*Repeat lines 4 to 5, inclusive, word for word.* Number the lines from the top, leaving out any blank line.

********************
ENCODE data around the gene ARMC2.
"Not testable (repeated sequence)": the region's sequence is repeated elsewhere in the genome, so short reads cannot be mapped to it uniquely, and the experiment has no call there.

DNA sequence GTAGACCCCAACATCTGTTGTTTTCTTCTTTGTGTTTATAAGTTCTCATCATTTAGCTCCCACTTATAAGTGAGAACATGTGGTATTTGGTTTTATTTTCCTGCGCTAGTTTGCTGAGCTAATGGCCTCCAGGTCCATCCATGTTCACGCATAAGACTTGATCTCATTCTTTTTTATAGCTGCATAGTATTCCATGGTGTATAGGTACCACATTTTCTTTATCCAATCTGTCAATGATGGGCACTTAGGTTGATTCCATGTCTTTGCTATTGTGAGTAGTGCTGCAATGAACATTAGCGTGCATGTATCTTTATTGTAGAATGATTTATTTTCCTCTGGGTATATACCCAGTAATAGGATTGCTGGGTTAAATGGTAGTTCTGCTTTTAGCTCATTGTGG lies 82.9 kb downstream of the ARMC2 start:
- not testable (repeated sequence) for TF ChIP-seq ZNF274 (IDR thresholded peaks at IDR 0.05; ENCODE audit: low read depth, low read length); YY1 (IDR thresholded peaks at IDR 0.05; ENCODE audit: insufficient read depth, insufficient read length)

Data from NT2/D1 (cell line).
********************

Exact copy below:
- not testable (repeated sequence) for TF ChIP-seq ZNF274 (IDR thresholded peaks at IDR 0.05; ENCODE audit: low read depth, low read length); YY1 (IDR thresholded peaks at IDR 0.05; ENCODE audit: insufficient read depth, insufficient read length)

Data from NT2/D1 (cell line).